Computers & … Professional and Technical Writing
Computers and Writing, as a field and in its membership, has always had a strong connection to composition/rhetoric, even while our work has helped to make possible expanded notions of composition and what constitutes “writing” as taught in secondary and higher education contexts. Recently, the C&W community has reached out to the emerging field of digital humanities, hoping to bring our histories and advances to the attention of a potentially allied field whose members primarily come from different academic disciplines and traditions (and thus may not e aware of the depth of research and technology-infused pedagogy that we have built over the past 40 years). This Town Hall seeks to extend our trans-disciplinary networks by identifying connections between the work of Computers and Writing and the fields of Professional and Technical Writing, and the ways that our fields–both situated in writing studies–can both complement and challenge each other’s approaches to both teaching and research.
Accessibility and/in Professional Writing
Accessibility is often addressed in professional and technical communication discourse, but it’s largely framed within the specific context of disability and positioned as an accommodation or legal requirement rather than a central rhetoric practice.
In Rhetorical Accessability: At the Intersections of Technical Communication and Disability Studies, Lisa Meloncon (2013) argues that with shared commitments to social constructivist views of science and technology and a shared concern with accessibility, “the field of technical communication is perfectly posed to put the theoretical work of disability studies to practice” (5). Though accessibility has been addressed in PW scholarship, we have not critically explored how PW discourses shape and are shaped by social constructions of disability and normalcy (Palmeri, 2006).
However, disability and accessibility are central to discussions of professional writing: web and document design, usability, visual rhetoric, audience.
So how do we craft professional writing curricula that are accessible to a diverse range of students and that incorporate and account for different needs?
First, there are web accessibility technologies that can jumpstart discussions about how different users interact with texts, ranging from testing color schemes through vision simulations of the different types of color-blindness (paletton.com) to free screen readers (WebAnywhere) to hearing simulators (Starkey Hearing Technologies). And of course, WAVE is a useful tool to assess the usability and accessibility of a site. Impairment-specific approaches to accessibility can lead to oversimplifications and generalizations about disability experiences (Walters, 2010), so these tools can supplement discussions of accessibility but shouldn’t be used in isolation of critical discussions about disability and responsible design.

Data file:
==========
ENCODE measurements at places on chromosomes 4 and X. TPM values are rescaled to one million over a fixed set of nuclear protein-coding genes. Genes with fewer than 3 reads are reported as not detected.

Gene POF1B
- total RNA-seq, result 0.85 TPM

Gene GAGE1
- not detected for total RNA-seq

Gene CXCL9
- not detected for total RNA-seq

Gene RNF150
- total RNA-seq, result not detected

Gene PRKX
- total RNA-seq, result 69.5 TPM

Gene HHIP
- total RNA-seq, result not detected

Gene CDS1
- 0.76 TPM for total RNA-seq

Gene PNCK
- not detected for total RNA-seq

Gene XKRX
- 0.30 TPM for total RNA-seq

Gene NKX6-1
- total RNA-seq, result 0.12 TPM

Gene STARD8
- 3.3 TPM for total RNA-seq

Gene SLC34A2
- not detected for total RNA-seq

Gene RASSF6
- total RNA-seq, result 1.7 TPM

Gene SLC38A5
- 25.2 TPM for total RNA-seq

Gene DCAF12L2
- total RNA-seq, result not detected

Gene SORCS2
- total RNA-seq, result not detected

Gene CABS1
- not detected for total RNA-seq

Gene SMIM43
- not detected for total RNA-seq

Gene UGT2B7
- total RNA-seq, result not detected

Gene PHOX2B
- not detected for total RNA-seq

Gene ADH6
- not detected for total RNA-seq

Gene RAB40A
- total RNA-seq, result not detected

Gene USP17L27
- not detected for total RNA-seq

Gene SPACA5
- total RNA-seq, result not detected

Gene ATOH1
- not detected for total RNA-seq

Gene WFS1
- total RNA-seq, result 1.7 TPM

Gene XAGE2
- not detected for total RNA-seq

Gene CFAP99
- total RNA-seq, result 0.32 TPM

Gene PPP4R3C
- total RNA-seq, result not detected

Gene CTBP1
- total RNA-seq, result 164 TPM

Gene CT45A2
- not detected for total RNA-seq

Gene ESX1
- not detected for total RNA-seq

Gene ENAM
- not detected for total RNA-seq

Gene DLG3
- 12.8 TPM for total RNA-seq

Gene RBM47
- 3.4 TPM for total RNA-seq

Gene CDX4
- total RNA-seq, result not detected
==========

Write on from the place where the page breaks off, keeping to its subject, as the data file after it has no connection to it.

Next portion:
Second, there are useful texts that provide critical, rhetorical awareness of accessibility in relation to PW and design. Horton & Quesenbery’s (2014) A Web for Everyone is a great example of designing accessible user experiences from the start. I paired it with Krug’s (2014) Don’t Make Me Think this past semester, and the authors blend theoretical discussions of accessibility and design with concrete design practices. Ellen Lupton’s (2014) Beautiful Users: Designing for People is also a great example of how to foreground bodies and lived user experiences. Integrating texts like these into our curricula helps to foreground accessible design.
Finally, PW curricula can benefit from DH approaches to accessibility and Universal Design (Williams, 2012) and rhet/comp approaches to accessibility (e.g., Yergeau et al., 2013; Meyer, 2013; Zdenek, 2015). For example, in Debates in the Digital Humanities, George Williams argues, “To embrace accessibility is to focus design efforts on people who are disabled, ensuring that all barriers have been removed. To embrace universal design, by contrast, is to focus ‘not specifically on people with disabilities, but all people’ (Mace)” (204). Although accessibility can assist a disabled user by being more usable, accessibility does not guarantee aesthetic design or affordability, whereas UD weds functionality and design in order to create technologies that can be used by everyone.
From rhet/comp, attention to multimodality can also be a useful place to supplement discussions of accessible design. In “Multimodality in Motion,” Stephanie Kerschbaum argues that when we don’t foreground accessibility as anything more than a legal requirement or as an accommodation, we do nothing to improve or engage systemic cultures of access that inform the composition and production of digital texts. Attention to accessible media—echoed by folks like Jody Shipka, Steph Ceraso, Melanie Yergeau, and Sean Zdenek—can and should inform our PW practice.
Examples of this include writing useful and usable alt text, image descriptions, and captions; captioning or transcribing video and auditory content; using design elements in conjunction with color to emphasize information, and creating flexible interfaces that allow for user manipulation. These are things that we already value when we discuss usability and accessibility, but by providing a more explicit attention to the diverse users who these practices benefit, we can engage students on what it means to be ethical professional writers and designers.
Explicit attention to accessibility gives PW students experience with accessible technologies, engages them in critical conversations about how design normalizes experiences, and asks them to carefully consider how can design dynamic interfaces that are accessible rather than accommodating.